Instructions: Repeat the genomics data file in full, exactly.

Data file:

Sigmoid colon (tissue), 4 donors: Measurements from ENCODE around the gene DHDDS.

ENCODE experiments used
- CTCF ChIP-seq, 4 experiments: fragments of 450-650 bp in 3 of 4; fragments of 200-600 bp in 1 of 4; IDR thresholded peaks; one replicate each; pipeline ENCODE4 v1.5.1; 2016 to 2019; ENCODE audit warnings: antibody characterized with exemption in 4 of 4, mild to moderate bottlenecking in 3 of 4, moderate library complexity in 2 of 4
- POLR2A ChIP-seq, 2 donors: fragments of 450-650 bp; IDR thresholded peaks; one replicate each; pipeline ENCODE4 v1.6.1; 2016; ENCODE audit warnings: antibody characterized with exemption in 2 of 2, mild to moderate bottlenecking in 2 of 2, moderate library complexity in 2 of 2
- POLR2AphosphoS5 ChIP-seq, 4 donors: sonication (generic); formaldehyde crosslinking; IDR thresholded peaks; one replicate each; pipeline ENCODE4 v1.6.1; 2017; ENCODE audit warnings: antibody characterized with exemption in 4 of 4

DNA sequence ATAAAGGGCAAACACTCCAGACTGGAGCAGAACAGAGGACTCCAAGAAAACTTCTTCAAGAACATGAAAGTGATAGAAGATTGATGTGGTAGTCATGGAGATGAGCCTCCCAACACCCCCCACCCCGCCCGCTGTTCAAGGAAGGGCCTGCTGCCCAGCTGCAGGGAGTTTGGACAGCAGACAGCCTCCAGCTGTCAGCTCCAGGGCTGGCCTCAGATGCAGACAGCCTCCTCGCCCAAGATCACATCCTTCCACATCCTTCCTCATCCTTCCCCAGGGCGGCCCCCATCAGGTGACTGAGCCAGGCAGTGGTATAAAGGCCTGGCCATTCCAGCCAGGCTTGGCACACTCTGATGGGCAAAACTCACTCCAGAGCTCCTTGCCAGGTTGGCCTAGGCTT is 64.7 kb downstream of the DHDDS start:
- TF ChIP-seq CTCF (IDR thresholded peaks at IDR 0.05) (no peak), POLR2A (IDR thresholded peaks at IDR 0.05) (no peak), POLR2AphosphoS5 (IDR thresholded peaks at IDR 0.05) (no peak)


Sigmoid colon (tissue), 4 donors: Measurements from ENCODE around the gene DHDDS.

ENCODE experiments used
- CTCF ChIP-seq, 4 experiments: fragments of 450-650 bp in 3 of 4; fragments of 200-600 bp in 1 of 4; IDR thresholded peaks; one replicate each; pipeline ENCODE4 v1.5.1; 2016 to 2019; ENCODE audit warnings: antibody characterized with exemption in 4 of 4, mild to moderate bottlenecking in 3 of 4, moderate library complexity in 2 of 4
- POLR2A ChIP-seq, 2 donors: fragments of 450-650 bp; IDR thresholded peaks; one replicate each; pipeline ENCODE4 v1.6.1; 2016; ENCODE audit warnings: antibody characterized with exemption in 2 of 2, mild to moderate bottlenecking in 2 of 2, moderate library complexity in 2 of 2
- POLR2AphosphoS5 ChIP-seq, 4 donors: sonication (generic); formaldehyde crosslinking; IDR thresholded peaks; one replicate each; pipeline ENCODE4 v1.6.1; 2017; ENCODE audit warnings: antibody characterized with exemption in 4 of 4

DNA sequence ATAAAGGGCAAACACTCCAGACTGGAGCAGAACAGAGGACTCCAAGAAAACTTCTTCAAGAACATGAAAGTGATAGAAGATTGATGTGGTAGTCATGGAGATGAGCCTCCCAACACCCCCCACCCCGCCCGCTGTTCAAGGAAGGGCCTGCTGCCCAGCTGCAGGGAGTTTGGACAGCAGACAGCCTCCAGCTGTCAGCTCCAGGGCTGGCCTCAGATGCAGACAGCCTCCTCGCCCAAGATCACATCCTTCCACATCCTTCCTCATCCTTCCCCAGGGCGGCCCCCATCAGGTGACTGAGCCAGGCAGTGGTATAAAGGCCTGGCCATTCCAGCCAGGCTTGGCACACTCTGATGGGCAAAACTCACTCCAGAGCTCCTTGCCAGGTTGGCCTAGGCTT is 64.7 kb downstream of the DHDDS start:
- TF ChIP-seq CTCF (IDR thresholded peaks at IDR 0.05) (no peak), POLR2A (IDR thresholded peaks at IDR 0.05) (no peak), POLR2AphosphoS5 (IDR thresholded peaks at IDR 0.05) (no peak)